After a few days in Tampa, FL, for the DLF/DigiPres19 conference, I was convinced all conferences should be at the coast in October. (Well, at least until tropical storm Nestor chased us away!) DLF and DigiPres are two collocated events in the same week, and registrants can choose to attend either or both events. DigiPres and DLF panel sessions overlapped on Wednesday. This year, I served on the planning committee for DigiPres and moderated two sessions: Digital Preservation of A/V Materials at the Library of Congress, and MinuteMadness, in which speakers have just 60 seconds to tell a story or describe a project.
The keynote speaker this year was the fantastic Alison Langmead, who initiated the SustainingDH project and led workshops on this approach around the country over the past year. Alison’s talk, Sustainability Is Not Preservation, focused in part on the development of the Socio-technical Sustainability Roadmap (STSR), a toolkit designed to help digital humanities project teams navigate the stewardship needs of their projects. One of the critical points in her talk was that there are substantial differences between practices for ensuring that an individual digital project is sustainable and formal, long-term digital preservation protocols. The primary goal of digital preservation is to ensure that electronic records of enduring value persist over time, whereas digital scholarship collaborations can be managed in shorter timeframes – she recommends, for example, that collaborators think about project stewardship in three-year increments. In her words, “sustainability planning, by contrast, flourishes best when the fluid, changing nature of contemporary digital practices and products are accepted, and the possibility of a project retirement date is assumed.” Adapting the NDSA Levels of Preservation in language appropriate for content creators, the STSR provides concrete, standards-based steps for teams to enact to approach digital stewardship deliberately and mindfully.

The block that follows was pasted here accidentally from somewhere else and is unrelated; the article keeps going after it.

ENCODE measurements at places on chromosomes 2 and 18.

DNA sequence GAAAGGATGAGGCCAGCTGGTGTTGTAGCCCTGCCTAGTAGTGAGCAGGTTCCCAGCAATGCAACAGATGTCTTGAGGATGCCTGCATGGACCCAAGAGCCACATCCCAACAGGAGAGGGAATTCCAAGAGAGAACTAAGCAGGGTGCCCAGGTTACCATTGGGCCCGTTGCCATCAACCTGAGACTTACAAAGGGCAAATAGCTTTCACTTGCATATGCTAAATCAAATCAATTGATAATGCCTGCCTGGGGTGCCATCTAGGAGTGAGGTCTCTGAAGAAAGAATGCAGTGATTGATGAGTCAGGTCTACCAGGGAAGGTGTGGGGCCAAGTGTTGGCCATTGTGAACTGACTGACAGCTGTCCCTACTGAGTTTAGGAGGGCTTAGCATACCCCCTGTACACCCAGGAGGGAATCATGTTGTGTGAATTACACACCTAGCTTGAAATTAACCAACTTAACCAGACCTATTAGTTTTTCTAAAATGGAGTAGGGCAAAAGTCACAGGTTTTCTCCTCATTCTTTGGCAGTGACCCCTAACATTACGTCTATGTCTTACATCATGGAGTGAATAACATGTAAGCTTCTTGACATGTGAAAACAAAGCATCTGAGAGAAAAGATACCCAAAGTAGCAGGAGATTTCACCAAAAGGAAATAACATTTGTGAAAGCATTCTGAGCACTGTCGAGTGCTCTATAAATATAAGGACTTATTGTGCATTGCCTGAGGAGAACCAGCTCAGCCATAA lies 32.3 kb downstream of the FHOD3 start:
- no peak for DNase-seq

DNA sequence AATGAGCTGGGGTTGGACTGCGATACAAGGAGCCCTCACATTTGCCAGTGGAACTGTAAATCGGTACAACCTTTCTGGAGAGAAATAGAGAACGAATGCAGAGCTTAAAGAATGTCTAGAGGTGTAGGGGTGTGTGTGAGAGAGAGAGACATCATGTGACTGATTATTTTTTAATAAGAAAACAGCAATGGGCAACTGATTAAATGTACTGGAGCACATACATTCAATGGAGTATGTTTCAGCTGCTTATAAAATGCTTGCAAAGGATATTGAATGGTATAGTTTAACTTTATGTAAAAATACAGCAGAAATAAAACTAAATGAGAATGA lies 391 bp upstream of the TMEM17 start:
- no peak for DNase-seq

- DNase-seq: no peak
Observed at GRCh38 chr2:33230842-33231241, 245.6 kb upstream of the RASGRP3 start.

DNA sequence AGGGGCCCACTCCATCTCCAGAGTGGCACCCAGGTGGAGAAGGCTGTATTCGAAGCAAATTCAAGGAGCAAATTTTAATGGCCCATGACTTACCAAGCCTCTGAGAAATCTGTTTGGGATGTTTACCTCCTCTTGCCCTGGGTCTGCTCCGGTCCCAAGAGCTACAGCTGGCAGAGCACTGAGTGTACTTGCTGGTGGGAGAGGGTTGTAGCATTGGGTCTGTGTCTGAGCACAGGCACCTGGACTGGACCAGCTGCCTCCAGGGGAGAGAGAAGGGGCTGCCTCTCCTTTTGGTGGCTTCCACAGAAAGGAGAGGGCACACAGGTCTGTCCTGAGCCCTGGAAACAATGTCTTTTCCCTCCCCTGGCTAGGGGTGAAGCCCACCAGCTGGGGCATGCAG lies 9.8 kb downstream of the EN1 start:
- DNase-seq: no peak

Smaller conferences offer a lot of benefits, from sessions that aren’t overcrowded to the opportunity to have extended conversations with speakers and other attendees. DigiPres, as a shorter, topically-focused complement to DLF, offered the chance to connect with both researchers and practitioners and explore a wide range of topics, including the use of multispectral imaging for manuscript analysis (Duke University Library); the evolution of long-term digital manuscript projects (Samuel Beckett project at Emory); preservation of public TV media in Cuba (William and Mary); and a test drive of the new Toolkit for Complex Digital Curation Decisions (MIT). (As a side note, it would be equally lovely to have a Toolkit for Complex Life Decisions.)
Aside from the MinuteMadness session, which was a blast, the highlight for me was the presentation on a collaborative video archiving project, based at William and Mary, that supports ITVS Cuba in preserving documentary videos produced by the station. The challenges of connecting the small public television archive with much-needed equipment and digitization/reformatting resources, given U.S.-Cuba travel constraints, have heightened the need for creative, flexible strategies. Archives staff have worked with the station to develop economical workflows for protecting their legacy media, and the project managers are currently looking for grants to help support the collaboration going forward.
I also had a chance to venture out of the hotel and have lunch with a longtime friend at an incredible deli, Mazzaro’s, that felt a bit like the Tardis – surprisingly spacious inside and featuring an olive bar, a wine bar, a coffee bar, a deli counter, a bakery, and a covered patio. I may be back…
(A mural on the exterior wall of Mazzaro’s Italian Market)
DLF and DigiPres will take place in Baltimore, MD, in November of 2020.